They’ve gone down different, albeit similar, paths and the events of “The Terminus Mandate” push this to the extreme. Their relationship takes on yet another new wrinkle and is forced to adapt, just like everything else in this show.

One of the most impressive aspects of “The Terminus Mandate” is just how many characters the episode throws into the mix and that it’s still able to give them all their moment to shine and some fresh backstory. This episode’s cast of characters isn’t quite at Infinity War  proportions, but it’s pretty high, yet the episode doesn’t feel overcrowded or rushed.

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The “final arching” storyline is a smart way to bring all of these eclectic characters together. What’s most interesting is that these final arches that the council members carry out are based on pivotal events from their past. This results in a number of flashbacks that shade in compelling, unseen moments from these villains lives (like Dr. Mrs. The Monarch’s tenure as Lady Au Pair—oh how I don’t miss those murderous moppets).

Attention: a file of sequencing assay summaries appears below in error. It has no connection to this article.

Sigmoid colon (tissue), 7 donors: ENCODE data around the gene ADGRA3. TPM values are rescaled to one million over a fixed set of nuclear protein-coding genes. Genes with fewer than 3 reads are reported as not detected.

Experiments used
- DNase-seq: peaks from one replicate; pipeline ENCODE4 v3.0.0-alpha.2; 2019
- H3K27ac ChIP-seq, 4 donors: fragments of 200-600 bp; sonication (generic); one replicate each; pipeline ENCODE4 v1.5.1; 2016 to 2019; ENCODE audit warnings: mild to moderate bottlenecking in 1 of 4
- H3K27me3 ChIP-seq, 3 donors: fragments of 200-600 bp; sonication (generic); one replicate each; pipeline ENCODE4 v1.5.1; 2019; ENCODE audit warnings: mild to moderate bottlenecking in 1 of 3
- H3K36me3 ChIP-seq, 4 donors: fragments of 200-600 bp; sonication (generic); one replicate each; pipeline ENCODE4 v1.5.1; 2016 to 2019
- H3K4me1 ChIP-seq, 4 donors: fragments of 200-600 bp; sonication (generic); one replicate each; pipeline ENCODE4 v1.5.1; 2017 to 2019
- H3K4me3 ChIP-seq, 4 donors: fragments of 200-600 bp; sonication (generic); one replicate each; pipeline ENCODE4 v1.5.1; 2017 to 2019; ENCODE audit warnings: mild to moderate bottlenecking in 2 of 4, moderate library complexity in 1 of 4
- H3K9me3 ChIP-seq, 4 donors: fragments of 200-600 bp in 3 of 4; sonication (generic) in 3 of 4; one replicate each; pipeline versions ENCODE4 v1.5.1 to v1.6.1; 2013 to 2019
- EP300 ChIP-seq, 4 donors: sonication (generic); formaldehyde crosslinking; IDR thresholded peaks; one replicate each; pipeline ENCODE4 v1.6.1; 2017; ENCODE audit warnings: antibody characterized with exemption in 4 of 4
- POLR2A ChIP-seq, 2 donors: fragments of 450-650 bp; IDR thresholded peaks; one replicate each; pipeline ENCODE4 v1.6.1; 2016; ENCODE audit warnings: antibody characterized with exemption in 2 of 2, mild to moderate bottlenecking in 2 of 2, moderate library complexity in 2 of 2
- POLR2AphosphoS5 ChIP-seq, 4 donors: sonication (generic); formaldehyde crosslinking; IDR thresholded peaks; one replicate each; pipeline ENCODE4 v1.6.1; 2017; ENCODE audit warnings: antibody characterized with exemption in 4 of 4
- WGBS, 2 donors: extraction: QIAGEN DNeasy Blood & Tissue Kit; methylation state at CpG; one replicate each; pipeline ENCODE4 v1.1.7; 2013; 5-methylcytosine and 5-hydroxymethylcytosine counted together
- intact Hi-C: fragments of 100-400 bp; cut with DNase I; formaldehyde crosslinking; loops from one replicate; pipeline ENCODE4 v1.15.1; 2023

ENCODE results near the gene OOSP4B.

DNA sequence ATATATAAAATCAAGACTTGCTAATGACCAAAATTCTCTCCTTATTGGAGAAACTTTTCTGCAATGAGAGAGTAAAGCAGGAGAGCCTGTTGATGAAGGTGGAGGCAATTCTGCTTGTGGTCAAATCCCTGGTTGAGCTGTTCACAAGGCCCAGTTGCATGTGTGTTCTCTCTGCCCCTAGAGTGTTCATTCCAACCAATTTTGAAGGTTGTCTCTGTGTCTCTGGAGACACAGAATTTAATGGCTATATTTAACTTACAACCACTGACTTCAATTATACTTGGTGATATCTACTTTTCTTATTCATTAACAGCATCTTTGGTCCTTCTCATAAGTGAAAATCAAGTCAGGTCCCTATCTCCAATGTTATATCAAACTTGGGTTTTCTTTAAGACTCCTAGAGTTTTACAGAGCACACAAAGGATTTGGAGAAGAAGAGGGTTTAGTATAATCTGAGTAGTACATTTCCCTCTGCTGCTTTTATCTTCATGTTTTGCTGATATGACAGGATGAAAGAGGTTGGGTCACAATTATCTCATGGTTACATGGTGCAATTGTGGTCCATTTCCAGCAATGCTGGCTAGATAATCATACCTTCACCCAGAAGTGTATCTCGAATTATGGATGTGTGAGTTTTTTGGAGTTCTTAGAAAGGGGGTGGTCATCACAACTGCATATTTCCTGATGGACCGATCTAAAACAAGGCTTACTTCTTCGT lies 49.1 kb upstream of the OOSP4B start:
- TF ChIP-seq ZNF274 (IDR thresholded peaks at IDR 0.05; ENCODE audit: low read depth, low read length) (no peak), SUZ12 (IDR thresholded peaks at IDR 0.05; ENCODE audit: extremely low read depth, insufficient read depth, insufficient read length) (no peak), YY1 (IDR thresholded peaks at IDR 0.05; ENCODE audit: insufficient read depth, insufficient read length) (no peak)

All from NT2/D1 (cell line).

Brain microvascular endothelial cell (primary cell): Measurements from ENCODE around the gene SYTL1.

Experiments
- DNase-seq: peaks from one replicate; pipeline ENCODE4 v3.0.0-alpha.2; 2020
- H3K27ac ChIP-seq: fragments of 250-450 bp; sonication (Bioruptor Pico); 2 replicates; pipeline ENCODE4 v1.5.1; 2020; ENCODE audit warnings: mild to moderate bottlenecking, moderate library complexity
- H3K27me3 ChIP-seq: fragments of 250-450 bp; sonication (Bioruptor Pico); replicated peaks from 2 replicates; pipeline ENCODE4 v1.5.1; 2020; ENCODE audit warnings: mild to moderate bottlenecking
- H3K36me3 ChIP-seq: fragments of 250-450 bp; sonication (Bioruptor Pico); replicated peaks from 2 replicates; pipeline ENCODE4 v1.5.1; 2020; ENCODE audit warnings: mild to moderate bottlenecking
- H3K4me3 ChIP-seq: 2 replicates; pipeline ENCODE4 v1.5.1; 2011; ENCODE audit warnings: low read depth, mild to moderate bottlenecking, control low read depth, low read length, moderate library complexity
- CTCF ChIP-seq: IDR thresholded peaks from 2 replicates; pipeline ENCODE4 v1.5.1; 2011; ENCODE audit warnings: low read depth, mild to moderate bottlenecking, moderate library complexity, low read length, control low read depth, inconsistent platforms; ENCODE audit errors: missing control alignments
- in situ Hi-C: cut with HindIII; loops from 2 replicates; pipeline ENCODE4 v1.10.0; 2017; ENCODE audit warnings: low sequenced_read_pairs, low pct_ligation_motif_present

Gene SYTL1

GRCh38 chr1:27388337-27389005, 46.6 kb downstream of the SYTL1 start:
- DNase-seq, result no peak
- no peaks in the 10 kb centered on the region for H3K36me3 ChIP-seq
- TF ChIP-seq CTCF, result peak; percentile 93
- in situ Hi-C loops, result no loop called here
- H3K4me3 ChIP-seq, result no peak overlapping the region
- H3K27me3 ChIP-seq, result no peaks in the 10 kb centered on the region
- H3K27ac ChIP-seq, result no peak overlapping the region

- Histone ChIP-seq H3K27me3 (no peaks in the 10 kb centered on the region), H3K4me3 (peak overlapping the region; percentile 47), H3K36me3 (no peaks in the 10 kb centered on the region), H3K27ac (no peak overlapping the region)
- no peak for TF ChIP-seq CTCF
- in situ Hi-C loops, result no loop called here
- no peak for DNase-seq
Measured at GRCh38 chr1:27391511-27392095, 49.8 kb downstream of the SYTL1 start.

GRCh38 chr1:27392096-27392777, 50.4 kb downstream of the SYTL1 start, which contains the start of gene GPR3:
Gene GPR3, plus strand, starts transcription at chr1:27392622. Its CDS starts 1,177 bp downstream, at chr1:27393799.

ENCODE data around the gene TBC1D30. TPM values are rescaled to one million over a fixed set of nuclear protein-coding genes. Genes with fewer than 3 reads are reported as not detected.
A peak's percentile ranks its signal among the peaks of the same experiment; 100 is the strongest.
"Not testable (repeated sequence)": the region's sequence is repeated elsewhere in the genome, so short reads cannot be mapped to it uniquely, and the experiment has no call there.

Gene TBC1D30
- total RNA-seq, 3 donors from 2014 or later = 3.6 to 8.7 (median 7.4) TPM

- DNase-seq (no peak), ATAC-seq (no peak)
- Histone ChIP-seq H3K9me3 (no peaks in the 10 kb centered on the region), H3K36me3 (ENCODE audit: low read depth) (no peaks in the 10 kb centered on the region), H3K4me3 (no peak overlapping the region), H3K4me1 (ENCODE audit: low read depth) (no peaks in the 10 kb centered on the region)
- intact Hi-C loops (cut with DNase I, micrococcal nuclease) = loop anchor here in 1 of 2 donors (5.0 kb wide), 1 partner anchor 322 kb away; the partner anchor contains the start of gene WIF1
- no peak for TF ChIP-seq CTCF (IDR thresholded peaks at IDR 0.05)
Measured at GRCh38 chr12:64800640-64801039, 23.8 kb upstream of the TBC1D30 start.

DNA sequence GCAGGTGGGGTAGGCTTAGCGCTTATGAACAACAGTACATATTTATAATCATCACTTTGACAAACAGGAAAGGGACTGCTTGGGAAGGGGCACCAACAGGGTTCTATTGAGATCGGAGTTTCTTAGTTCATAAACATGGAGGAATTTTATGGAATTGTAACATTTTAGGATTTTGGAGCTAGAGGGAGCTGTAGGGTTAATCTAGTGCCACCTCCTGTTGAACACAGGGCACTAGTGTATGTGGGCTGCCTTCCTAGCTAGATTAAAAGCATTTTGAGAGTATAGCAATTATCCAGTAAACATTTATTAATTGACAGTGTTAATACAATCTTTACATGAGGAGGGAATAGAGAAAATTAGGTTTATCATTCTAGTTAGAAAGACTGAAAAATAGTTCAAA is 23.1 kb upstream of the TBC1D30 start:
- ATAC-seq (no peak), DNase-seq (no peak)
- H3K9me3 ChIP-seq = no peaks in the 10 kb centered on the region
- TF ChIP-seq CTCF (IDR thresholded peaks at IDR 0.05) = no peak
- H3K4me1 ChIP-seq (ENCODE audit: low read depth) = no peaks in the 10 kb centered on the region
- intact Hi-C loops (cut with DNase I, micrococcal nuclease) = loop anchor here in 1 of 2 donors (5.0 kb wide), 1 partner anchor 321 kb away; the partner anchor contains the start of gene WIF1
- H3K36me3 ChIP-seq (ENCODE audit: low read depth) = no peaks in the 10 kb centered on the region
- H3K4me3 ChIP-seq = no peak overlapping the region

“The Terminus Mandate” does fall into a bit of a pattern with how each council member reminisces over their glory days and then sets out to deal with this, but the unique ways in which each of these villains choose to exact their revenge keep the episode from falling into a rut. The most satisfying of these is perhaps Phantom Limb’s high stakes confrontation with Hunter Gathers. The encounter is dripping with machismo and dread, but it turns into a literal dick-measuring contest.

In my opinion, Phantom Limb has always been one of the greatest characters on the series (the character’s psychosis-fueled “The Revenge Society” remains one of my all-time favorite episodes) and this means of reconciliation is perfectly on brand. That being said, Red Death continues to be the dark horse candidate for the season’s best character. He chooses to style his means of revenge after the classics and he finds a deep amount of honor in an evil act as traditional as tying a victim to train tracks that harkens back to the good ol’ days of villainy.